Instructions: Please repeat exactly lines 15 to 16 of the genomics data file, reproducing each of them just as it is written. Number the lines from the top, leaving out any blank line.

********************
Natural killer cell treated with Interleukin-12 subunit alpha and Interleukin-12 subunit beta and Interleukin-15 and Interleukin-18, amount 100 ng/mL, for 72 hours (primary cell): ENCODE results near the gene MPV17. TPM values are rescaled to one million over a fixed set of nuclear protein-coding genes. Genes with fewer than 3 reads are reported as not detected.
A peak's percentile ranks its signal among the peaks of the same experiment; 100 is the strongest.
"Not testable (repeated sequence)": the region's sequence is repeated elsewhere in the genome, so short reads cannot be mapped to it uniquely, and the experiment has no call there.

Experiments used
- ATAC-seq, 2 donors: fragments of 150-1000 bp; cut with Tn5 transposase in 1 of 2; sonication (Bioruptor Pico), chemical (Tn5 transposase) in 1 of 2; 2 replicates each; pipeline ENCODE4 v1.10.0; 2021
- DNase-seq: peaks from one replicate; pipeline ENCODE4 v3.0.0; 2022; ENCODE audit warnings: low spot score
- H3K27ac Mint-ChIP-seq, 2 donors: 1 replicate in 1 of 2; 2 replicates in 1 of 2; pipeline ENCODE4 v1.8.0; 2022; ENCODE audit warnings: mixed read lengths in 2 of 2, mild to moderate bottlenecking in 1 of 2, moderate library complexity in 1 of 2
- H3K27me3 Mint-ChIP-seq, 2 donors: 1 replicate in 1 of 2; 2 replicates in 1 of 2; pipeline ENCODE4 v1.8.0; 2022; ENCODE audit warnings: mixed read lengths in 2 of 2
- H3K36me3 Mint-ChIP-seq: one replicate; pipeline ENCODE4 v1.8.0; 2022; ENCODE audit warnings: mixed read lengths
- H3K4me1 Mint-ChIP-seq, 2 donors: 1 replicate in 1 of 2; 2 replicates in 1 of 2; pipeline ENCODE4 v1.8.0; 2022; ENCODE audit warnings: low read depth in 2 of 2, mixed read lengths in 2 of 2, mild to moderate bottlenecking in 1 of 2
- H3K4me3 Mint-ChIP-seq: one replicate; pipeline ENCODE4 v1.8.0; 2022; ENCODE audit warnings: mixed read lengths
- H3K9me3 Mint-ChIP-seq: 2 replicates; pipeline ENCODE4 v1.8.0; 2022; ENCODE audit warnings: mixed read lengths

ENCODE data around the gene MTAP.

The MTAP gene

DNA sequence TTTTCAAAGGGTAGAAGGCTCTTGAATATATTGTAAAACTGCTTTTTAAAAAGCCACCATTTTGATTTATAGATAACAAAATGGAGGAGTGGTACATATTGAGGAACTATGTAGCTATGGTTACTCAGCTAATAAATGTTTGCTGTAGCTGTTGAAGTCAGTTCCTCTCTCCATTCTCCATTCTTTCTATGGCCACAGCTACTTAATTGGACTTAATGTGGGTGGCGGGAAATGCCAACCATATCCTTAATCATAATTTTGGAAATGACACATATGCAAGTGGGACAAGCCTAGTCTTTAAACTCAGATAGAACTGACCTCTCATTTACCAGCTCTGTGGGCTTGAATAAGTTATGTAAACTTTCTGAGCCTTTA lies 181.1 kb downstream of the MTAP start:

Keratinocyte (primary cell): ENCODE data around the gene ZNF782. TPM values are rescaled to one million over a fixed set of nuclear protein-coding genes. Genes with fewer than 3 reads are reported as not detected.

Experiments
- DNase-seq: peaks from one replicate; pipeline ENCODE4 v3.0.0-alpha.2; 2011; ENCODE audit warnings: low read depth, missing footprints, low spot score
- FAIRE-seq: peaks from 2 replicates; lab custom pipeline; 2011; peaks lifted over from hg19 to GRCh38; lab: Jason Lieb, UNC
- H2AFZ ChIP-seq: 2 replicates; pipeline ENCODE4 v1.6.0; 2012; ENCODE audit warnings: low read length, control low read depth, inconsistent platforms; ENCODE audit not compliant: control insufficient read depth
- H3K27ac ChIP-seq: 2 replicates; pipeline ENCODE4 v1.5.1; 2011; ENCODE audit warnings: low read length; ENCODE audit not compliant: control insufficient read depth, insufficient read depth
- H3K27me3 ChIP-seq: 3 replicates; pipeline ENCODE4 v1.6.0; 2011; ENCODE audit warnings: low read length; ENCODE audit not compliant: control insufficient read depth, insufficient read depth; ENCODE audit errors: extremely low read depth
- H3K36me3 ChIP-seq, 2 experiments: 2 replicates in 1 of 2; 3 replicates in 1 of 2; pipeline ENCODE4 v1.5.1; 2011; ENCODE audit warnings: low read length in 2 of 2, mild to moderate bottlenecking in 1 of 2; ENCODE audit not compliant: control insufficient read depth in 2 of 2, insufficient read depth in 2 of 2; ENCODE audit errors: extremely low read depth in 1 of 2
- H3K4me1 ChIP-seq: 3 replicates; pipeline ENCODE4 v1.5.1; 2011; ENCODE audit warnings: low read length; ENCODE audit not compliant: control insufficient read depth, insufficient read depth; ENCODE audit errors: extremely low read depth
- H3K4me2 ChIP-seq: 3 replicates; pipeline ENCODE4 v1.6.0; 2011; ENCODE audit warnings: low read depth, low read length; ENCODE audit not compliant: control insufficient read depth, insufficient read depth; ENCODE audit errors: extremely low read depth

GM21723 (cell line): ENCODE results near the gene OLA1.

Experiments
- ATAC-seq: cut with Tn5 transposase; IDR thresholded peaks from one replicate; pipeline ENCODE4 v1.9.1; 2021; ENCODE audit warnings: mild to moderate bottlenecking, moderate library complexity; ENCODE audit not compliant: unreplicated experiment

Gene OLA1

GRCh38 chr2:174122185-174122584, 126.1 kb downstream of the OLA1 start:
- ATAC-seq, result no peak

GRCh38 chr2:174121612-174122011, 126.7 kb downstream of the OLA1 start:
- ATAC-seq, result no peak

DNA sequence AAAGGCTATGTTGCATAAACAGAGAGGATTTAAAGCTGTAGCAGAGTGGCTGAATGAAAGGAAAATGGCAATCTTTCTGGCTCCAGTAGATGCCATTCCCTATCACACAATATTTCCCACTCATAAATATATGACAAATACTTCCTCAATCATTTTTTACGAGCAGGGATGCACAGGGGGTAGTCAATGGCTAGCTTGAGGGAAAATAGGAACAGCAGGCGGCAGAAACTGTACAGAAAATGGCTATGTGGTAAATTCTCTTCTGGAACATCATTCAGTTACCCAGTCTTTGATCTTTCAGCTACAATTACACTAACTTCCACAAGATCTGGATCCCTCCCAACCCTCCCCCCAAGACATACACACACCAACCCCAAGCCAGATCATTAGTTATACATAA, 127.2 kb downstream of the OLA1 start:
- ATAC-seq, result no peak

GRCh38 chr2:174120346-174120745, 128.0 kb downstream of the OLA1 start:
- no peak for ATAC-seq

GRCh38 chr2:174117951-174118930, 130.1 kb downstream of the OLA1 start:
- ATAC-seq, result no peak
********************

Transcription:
DNA sequence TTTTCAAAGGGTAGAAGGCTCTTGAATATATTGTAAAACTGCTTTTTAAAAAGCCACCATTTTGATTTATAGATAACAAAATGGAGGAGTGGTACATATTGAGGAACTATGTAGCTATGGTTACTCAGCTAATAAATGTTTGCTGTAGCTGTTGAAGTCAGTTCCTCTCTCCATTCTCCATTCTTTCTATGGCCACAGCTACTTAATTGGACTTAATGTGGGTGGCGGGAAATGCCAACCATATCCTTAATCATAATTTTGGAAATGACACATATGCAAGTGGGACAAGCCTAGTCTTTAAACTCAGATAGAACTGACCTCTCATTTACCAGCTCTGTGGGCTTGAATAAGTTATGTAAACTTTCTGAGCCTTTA lies 181.1 kb downstream of the MTAP start:

Keratinocyte (primary cell): ENCODE data around the gene ZNF782. TPM values are rescaled to one million over a fixed set of nuclear protein-coding genes. Genes with fewer than 3 reads are reported as not detected.